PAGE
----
High-Throughput Toxin Structure Determination
NMR spectroscopy has historically been the method of choice for structural characterization of DRPs. Indeed, the first protein NMR structure was of a proteinase inhibitor, containing six cysteine residues and folding into a Kazal-like fold (Williamson, Havel, & Wüthrich, 1985). Crystallography has typically not been applied to toxins, in particular those that have disordered regions, where presumably sufficient stable crystal contacts cannot be achieved. The flexible loops and tails of DRPs constitute a much larger percentage of the surface area of the toxins compared to large globular proteins, and this is likely one of the reasons for the dominance of NMR in structural elucidation for these molecules. An EM structure of an individual DRP has not been reported, as their size is substantially below the resolving power of the current generation of detectors. Nevertheless, EM structures of toxin:channel complexes have emerged recently and the application of EM in such studies is likely to become dominant in the future (Cao, Liao, Cheng, & Julius, 2013).
The early NMR studies of DRPs utilized homonuclear NMR where resonance assignments and distance restraints rely on 1H atoms only. For small DRPs up to ~ 4 kDa, this approach still yields well-resolved structures of good quality. However, for proteins > 8 kDa, the approach becomes increasingly difficult to apply as spectral crowding in the 2D homonuclear (1H1H) leads to overlap of signals that introduce ambiguity in the structure determination process, ultimately leading to poorly resolved structures. The homonuclear approach has an additional disadvantage in that manual analysis is required and even for small ~ 4 kDa DRPs, it would be nearly impossible to achieve automated resonance assignment and structure determination. Thus, homonuclear NMR is poorly suited as a component in a high-throughput sequence-to-toxin approach as described earlier. In the classical toxin-to-sequence approach, however, homonuclear NMR remains a central and critical component.
In a high-throughput setting, modern multidimensional heteronuclear NMR methods are far more applicable. The heteronuclear approach utilizes through-bond correlations between 1H, 13C, and 15N nuclei to yield unambiguous connectivities. This, of course, requires production of toxins uniformly labeled with 13C and 15N isotopes (Atreya, 2012). The isotope-labeled sample is used to acquire multiple 2D, 3D, and 4D NMR experiments. These multidimensional experiments contain far less information than the 2D homonuclear experiments, as they are filtered to show very specific correlations (like a 2D gel). Thus, analysis can be time consuming, not because the data is complex or difficult to interpret, but rather because signals must be identified in vast empty regions of multiple 3D experiments. This procedure is fortunately highly amenable to automation through spectral analysis software (Lee, Petit, Cornilescu, Stark, & Markley, 2016). The NMR experiments used for heteronuclear structural analysis are summarized in Table 2.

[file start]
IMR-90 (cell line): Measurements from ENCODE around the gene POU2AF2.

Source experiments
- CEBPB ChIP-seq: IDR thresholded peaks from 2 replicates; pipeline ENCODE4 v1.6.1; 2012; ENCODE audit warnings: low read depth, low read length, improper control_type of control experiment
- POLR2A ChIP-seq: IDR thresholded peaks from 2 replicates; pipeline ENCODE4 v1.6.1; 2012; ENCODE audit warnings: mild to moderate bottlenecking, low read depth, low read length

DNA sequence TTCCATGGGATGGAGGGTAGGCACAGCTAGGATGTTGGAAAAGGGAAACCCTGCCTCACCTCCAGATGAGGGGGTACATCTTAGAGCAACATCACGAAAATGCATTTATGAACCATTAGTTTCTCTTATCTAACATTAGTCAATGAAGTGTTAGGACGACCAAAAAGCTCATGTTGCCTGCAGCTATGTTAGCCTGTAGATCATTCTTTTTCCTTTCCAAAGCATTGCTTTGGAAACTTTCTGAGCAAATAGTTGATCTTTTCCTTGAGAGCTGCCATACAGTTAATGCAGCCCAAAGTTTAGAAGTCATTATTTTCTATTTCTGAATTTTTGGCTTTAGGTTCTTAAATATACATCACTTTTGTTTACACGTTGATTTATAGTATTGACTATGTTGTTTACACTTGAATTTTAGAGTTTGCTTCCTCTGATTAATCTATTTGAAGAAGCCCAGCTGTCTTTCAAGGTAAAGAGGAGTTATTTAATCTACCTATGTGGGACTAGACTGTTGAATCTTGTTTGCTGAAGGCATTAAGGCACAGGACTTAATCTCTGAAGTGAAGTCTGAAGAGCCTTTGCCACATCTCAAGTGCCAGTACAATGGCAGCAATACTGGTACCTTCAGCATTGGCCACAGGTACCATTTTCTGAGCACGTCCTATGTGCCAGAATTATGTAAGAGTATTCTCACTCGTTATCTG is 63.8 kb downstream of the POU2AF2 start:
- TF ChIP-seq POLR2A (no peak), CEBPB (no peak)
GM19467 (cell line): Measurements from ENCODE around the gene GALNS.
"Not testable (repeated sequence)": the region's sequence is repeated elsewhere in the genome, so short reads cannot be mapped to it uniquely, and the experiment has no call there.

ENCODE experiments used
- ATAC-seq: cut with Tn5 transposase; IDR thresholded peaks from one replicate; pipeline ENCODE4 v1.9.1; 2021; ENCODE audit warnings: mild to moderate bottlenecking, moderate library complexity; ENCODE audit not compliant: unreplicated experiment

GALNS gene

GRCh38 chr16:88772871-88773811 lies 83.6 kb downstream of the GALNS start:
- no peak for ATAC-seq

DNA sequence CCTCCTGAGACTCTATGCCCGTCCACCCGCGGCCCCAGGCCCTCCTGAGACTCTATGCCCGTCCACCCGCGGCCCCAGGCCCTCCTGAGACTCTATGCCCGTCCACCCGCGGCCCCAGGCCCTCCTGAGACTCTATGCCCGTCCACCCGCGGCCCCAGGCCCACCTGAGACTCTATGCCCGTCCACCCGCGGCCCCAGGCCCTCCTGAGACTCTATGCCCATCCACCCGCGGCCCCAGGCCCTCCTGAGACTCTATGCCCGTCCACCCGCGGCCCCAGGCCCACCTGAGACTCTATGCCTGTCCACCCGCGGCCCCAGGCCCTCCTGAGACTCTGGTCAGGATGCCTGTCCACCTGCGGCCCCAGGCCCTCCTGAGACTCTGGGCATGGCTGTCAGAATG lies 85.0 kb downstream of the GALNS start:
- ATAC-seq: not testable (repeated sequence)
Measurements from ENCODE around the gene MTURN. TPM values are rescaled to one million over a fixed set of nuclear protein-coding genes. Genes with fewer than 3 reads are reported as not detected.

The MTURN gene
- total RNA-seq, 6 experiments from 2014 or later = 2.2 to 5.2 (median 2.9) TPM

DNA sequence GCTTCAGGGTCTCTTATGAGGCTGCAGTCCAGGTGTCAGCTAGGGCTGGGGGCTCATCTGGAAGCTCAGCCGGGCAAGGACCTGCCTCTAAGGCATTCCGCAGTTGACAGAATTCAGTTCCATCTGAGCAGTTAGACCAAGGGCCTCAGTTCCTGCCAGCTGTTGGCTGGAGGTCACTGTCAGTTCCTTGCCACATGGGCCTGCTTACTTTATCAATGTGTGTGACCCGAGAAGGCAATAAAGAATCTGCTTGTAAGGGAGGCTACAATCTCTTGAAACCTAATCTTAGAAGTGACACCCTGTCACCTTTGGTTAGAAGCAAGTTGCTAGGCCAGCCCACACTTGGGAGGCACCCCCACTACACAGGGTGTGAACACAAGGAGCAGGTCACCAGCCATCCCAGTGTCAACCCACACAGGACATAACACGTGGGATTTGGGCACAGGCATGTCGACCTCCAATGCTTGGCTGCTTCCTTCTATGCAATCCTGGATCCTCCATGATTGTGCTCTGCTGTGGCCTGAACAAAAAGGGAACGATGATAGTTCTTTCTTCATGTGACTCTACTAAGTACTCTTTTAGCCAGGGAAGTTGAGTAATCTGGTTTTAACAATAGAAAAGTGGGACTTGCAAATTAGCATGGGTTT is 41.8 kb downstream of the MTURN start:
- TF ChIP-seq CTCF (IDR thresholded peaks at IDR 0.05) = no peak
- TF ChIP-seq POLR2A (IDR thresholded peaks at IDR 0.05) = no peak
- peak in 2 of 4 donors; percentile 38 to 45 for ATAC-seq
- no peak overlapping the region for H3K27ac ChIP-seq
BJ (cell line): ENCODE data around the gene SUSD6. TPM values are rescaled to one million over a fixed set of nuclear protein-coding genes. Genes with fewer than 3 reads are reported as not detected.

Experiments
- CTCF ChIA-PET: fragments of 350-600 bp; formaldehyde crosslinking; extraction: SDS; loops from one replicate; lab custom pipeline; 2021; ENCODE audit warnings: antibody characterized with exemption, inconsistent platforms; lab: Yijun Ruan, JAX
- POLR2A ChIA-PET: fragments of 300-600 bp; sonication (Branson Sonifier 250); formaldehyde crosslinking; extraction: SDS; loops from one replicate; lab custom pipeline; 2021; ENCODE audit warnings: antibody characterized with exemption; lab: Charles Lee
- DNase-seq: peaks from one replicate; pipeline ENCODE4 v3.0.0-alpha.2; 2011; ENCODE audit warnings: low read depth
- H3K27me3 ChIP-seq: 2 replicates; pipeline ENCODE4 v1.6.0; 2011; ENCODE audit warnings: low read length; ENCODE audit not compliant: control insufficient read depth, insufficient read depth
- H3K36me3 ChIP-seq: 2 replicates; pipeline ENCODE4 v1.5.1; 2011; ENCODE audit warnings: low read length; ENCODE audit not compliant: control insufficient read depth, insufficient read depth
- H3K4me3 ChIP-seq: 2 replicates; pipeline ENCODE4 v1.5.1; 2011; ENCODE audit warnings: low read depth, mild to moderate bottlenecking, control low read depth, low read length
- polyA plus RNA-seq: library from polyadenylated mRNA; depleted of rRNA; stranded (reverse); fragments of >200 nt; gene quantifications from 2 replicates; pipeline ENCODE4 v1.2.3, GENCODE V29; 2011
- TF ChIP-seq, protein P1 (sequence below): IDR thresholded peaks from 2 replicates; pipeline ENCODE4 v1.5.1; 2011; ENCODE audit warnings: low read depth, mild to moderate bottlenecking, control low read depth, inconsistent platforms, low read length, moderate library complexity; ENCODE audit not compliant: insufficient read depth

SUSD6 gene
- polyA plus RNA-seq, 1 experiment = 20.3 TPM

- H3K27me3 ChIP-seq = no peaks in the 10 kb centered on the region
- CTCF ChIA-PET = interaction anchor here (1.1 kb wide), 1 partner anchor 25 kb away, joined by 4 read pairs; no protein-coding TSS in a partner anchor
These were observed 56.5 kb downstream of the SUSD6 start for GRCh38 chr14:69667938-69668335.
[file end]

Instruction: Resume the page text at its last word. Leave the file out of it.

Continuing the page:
The general procedure is to first achieve resonance assignment, which is done by acquisition of two experiments that identify the correlation between the resonances of backbone atoms of two adjacent residues. This is referred to sequential backbone resonance assignment. Once this is achieved a series of 3D NMR experiments are used to correlate the nuclear frequencies of sidechain 1H, 13C atoms and 15N atoms. Once complete resonance assignment is achieved, a number of 3D experiments are acquired that correlate 1H atoms that are close in space. The atoms are further resolved through correlation of one of the 1H atoms to its covalently attached 13C or 15N atom. Typically a few thousand distances are measured in these experiments, which are subsequently used to determine the structure of the protein by a computational method.
When coupled to spectral analysis software, the entire procedure can be fully automated. A universal platform for achieving this is being developed by the NMR community called NMRbox (https://www.nmrbox.org/), which is a virtual box that contains all necessary tools for automated structure determination. These approaches are an area of intense research and it is likely that such automation will become routine in the near future.
An aspect of the heteronuclear NMR approach that makes it ill suited for high-throughput applications is the time requirement of the many multidimensional NMR experiments required. Furthermore, the success of the automation will critically depend on the resolution and signal to noise. The relationship between the time requirement and resolution increases as the power of the dimensionality. An 8-h 2D experiment thus becomes a 64-h 3D experiment and a 4096-h 4D experiment. It is therefore not uncommon that time requirements for data acquisition to solve the structure of a single protein can run into several weeks if not months. This would